In the minds of OSCE examiners: uncovering hidden assumptions

Abstract

The Objective Structured Clinical Exam (OSCE) is a widely used method of assessment in medical education. Rater cognition has become an important area of inquiry in the medical education assessment literature generally, and in the OSCE literature specifically, because of concerns about potential compromises of validity. In this study, a novel approach to mixed methods that combined Ordinal Logistic Hierarchical Linear Modeling and cognitive interviews was used to gain insights about what examiners were thinking during an OSCE. This study is based on data from the 2010 to 2014 administrations of the Clinician Assessment for Practice Program OSCE for International Medical Graduates (IMGs) in Nova Scotia. An IMG is a physician trained outside of Canada who was a licensed practitioner in a different country. The quantitative data were examined alongside four follow-up cognitive interviews of examiners conducted after the 2014 administration. The quantitative results show that competencies of (1) Investigation and Management and (2) Counseling were highly predictive of the Overall Global score. These competencies were also described in the cognitive interviews as the most salient parts of OSCE. Examiners also found Communication Skills and Professional Behavior to be relevant but the quantitative results revealed these to be less predictive of the Overall Global score. The interviews also reveal that there is a tacit sequence by which IMGs are expected to proceed in an OSCE, starting with more basic competencies such as History Taking and building up to Investigation Management and Counseling. The combined results confirm that a hidden pattern exists with respect to how examiners rate candidates. This study has potential implications for research into rater cognition, and the design and scoring of practice-ready OSCEs.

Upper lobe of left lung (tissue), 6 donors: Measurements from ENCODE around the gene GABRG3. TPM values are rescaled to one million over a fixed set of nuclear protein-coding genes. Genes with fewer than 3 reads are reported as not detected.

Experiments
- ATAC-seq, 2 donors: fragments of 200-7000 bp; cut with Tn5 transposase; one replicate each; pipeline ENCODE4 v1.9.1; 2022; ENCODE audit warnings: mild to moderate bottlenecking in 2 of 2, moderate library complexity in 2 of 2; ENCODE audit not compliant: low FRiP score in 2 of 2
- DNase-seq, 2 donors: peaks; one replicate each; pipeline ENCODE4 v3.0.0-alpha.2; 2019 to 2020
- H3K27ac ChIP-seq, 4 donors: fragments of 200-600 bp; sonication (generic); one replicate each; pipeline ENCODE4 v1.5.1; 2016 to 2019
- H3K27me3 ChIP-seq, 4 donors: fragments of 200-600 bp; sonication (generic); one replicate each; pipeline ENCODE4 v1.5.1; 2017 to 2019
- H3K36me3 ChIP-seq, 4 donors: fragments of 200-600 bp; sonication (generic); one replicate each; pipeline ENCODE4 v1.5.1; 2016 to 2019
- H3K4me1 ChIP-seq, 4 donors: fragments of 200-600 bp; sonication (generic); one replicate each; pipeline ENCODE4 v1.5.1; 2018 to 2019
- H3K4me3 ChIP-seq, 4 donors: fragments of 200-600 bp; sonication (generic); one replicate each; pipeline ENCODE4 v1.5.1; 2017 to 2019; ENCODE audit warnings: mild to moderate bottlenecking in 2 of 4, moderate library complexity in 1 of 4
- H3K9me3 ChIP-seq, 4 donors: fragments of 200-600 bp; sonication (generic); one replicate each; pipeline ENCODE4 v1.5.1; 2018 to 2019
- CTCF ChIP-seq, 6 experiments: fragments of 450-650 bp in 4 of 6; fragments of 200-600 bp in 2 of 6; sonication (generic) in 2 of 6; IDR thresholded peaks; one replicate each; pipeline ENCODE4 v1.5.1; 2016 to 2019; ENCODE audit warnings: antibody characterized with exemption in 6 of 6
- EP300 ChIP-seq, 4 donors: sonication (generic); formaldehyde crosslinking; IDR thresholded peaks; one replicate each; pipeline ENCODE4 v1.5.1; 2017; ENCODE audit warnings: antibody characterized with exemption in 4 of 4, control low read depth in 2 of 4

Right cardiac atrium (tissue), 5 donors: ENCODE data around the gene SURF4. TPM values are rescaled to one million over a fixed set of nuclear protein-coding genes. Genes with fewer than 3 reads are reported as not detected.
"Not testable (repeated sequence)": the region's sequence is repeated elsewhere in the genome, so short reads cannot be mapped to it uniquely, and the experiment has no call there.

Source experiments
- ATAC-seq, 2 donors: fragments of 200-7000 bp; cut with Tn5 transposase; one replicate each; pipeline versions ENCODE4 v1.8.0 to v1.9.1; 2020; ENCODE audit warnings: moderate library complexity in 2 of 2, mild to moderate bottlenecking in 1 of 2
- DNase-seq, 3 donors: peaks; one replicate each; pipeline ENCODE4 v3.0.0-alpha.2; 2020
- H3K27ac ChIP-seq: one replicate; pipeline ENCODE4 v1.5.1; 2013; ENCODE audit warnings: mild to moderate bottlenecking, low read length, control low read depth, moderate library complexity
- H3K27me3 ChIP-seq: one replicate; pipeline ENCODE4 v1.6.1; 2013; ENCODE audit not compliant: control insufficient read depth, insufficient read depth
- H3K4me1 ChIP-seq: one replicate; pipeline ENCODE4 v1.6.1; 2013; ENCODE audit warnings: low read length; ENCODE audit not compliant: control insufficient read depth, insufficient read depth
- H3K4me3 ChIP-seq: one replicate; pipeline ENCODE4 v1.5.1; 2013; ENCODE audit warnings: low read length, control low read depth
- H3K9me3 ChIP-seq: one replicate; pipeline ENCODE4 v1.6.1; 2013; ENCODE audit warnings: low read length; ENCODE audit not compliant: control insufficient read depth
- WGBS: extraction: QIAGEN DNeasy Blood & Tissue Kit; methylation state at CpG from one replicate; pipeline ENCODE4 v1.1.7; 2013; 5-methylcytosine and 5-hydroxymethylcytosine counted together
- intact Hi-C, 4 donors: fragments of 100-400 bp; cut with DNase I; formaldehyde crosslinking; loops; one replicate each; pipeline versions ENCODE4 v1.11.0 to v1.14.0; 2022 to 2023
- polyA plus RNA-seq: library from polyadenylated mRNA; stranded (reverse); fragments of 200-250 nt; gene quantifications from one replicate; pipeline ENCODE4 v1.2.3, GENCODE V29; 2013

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Acknowledgments

The authors wish to acknowledge the support of the College of Physicians & Surgeons of Nova Scotia in conducting the research study. The authors wish to acknowledge Susan Elgie, Dr. Lorelei Lingard, and Dr. Tomoko Arimura for their support in reviewing this manuscript.

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Correspondence to Saad Chahine.

Appendix

Appendix